Hebden Township Historical Data

John Wilkinson: 19th August 1879

This extract comes from the diary of John Wilkinson. Wilkinson was a pioneer of long distance walking, and he maintained a witty and informative diary of his travels. In June 1879, whilst enjoying a walking holiday in the Dales from Pateley Bridge to Sedbergh with his cousin Richard, a chance meeting in a Hebden public house led to an invitation to visit Hebden Horse Level.

Excavation of Hebden Horse Level began after the Hebden Moor Mining Company's lead mines further up Hebden Gill became barren after all the accessible ore had been extracted, with the rich veins descending below the drainage level. To revive their fortunes, an ambitious plan was conceived - to dig a level from the centre of the village in a north-easterly direction for some 2.39 kilometres, to intercept the veins where they could be exploited for an additional 90 m in depth. By the time of Wilkinson's visit the project had been going for six years (it was eventually abandoned in 1888), and his account of the visit gives a contemporary insight into how the level was dug.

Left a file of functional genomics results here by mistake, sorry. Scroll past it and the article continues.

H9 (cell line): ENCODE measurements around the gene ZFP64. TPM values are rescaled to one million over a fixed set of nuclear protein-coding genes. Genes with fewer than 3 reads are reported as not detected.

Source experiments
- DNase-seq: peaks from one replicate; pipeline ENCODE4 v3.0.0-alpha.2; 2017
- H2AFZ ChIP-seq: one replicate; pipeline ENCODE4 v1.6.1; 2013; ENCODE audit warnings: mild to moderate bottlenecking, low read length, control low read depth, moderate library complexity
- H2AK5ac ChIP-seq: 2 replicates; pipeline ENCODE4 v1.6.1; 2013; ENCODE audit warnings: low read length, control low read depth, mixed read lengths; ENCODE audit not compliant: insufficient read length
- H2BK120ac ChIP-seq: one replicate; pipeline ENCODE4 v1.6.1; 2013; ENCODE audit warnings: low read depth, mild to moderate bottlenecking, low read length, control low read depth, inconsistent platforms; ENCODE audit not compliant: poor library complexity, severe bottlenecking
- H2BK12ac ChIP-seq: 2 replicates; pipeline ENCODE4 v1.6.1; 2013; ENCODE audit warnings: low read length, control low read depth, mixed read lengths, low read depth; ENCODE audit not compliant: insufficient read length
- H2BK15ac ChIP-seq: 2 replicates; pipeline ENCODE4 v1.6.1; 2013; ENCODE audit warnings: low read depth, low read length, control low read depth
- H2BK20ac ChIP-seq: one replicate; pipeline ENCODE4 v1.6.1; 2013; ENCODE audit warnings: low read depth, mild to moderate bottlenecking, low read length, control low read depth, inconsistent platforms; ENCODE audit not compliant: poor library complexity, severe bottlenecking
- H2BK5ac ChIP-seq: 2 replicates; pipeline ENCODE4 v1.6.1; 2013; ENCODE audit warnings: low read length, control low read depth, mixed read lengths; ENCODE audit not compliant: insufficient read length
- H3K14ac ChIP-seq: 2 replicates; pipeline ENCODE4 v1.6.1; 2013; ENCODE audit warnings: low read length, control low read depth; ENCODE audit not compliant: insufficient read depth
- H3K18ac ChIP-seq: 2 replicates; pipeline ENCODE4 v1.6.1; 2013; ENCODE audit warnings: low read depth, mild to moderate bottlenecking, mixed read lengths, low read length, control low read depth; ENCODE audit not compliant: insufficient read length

John Henry Wilkinson (1852-1926) came from Horsforth. His profession was insurance, but he was also a Fellow of the Royal Geographical Society, a member of the Thoresby Society in Leeds, a member of the Yorkshire Archaeological Society, a member of the Leeds Choral Union, and the author of the much cited Leeds Dialect Glossary and Lore which was privately published in 1924.

This extract from his diary has been kindly made available by his grandson, David Allen, via David Joy. You can find out more about Hebden Horse Level, with photographs, on our sister site.

There is a book available, "John Henry's Journeys" by Alan Plowright which is seemingly a transcript of Wilkinson's diary, but much of the text in the Hebden description originates from Wikipedia under the pretence of being part of the diary, and the visit to the Horse Level has been completely omitted. One can only assume that the rest of the book suffers from the same lack of intellectual integrity.

Photograph of cover of the entrance to Hebden Horse Level
The entrance to Hebden Horse Level from around the time of Wilkinson's visit